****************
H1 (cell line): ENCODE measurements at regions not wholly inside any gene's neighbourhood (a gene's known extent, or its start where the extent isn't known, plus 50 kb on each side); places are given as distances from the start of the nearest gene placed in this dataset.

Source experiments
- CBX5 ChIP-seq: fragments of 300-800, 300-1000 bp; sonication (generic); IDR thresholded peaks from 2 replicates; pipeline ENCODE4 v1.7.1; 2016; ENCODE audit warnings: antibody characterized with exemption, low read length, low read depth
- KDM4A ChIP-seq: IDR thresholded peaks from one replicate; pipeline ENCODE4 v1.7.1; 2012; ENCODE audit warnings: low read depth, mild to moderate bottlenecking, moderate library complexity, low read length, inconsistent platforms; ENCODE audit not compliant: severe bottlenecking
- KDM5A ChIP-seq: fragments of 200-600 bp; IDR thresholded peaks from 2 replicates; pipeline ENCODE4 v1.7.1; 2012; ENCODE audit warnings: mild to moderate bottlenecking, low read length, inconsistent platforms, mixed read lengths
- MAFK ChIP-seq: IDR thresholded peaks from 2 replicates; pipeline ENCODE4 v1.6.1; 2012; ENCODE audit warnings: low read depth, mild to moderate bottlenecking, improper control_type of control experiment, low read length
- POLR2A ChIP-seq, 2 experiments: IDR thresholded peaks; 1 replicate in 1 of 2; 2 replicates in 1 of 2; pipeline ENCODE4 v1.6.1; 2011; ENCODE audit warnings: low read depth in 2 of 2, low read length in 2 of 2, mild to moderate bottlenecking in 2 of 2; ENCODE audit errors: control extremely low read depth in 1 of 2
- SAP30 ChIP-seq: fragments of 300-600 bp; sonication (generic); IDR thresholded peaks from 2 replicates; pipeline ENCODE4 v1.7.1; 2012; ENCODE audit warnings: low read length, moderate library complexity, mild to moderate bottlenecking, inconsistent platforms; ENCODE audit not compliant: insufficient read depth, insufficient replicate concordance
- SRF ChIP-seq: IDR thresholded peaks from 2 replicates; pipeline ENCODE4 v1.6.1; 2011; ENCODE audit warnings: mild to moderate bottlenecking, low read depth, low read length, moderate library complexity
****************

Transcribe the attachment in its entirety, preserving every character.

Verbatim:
H1 (cell line): ENCODE measurements at regions not wholly inside any gene's neighbourhood (a gene's known extent, or its start where the extent isn't known, plus 50 kb on each side); places are given as distances from the start of the nearest gene placed in this dataset.

Source experiments
- CBX5 ChIP-seq: fragments of 300-800, 300-1000 bp; sonication (generic); IDR thresholded peaks from 2 replicates; pipeline ENCODE4 v1.7.1; 2016; ENCODE audit warnings: antibody characterized with exemption, low read length, low read depth
- KDM4A ChIP-seq: IDR thresholded peaks from one replicate; pipeline ENCODE4 v1.7.1; 2012; ENCODE audit warnings: low read depth, mild to moderate bottlenecking, moderate library complexity, low read length, inconsistent platforms; ENCODE audit not compliant: severe bottlenecking
- KDM5A ChIP-seq: fragments of 200-600 bp; IDR thresholded peaks from 2 replicates; pipeline ENCODE4 v1.7.1; 2012; ENCODE audit warnings: mild to moderate bottlenecking, low read length, inconsistent platforms, mixed read lengths
- MAFK ChIP-seq: IDR thresholded peaks from 2 replicates; pipeline ENCODE4 v1.6.1; 2012; ENCODE audit warnings: low read depth, mild to moderate bottlenecking, improper control_type of control experiment, low read length
- POLR2A ChIP-seq, 2 experiments: IDR thresholded peaks; 1 replicate in 1 of 2; 2 replicates in 1 of 2; pipeline ENCODE4 v1.6.1; 2011; ENCODE audit warnings: low read depth in 2 of 2, low read length in 2 of 2, mild to moderate bottlenecking in 2 of 2; ENCODE audit errors: control extremely low read depth in 1 of 2
- SAP30 ChIP-seq: fragments of 300-600 bp; sonication (generic); IDR thresholded peaks from 2 replicates; pipeline ENCODE4 v1.7.1; 2012; ENCODE audit warnings: low read length, moderate library complexity, mild to moderate bottlenecking, inconsistent platforms; ENCODE audit not compliant: insufficient read depth, insufficient replicate concordance
- SRF ChIP-seq: IDR thresholded peaks from 2 replicates; pipeline ENCODE4 v1.6.1; 2011; ENCODE audit warnings: mild to moderate bottlenecking, low read depth, low read length, moderate library complexity